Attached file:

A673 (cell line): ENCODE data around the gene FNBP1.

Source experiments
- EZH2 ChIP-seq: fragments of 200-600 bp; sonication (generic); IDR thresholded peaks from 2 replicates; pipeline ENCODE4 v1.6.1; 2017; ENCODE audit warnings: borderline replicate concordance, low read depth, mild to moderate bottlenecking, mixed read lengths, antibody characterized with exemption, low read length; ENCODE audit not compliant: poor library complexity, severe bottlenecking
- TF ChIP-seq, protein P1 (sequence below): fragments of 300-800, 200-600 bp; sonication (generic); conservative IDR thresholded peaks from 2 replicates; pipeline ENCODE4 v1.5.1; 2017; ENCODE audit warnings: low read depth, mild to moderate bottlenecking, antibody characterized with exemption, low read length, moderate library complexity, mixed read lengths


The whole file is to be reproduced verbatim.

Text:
A673 (cell line): ENCODE data around the gene FNBP1.

Source experiments
- EZH2 ChIP-seq: fragments of 200-600 bp; sonication (generic); IDR thresholded peaks from 2 replicates; pipeline ENCODE4 v1.6.1; 2017; ENCODE audit warnings: borderline replicate concordance, low read depth, mild to moderate bottlenecking, mixed read lengths, antibody characterized with exemption, low read length; ENCODE audit not compliant: poor library complexity, severe bottlenecking
- TF ChIP-seq, protein P1 (sequence below): fragments of 300-800, 200-600 bp; sonication (generic); conservative IDR thresholded peaks from 2 replicates; pipeline ENCODE4 v1.5.1; 2017; ENCODE audit warnings: low read depth, mild to moderate bottlenecking, antibody characterized with exemption, low read length, moderate library complexity, mixed read lengths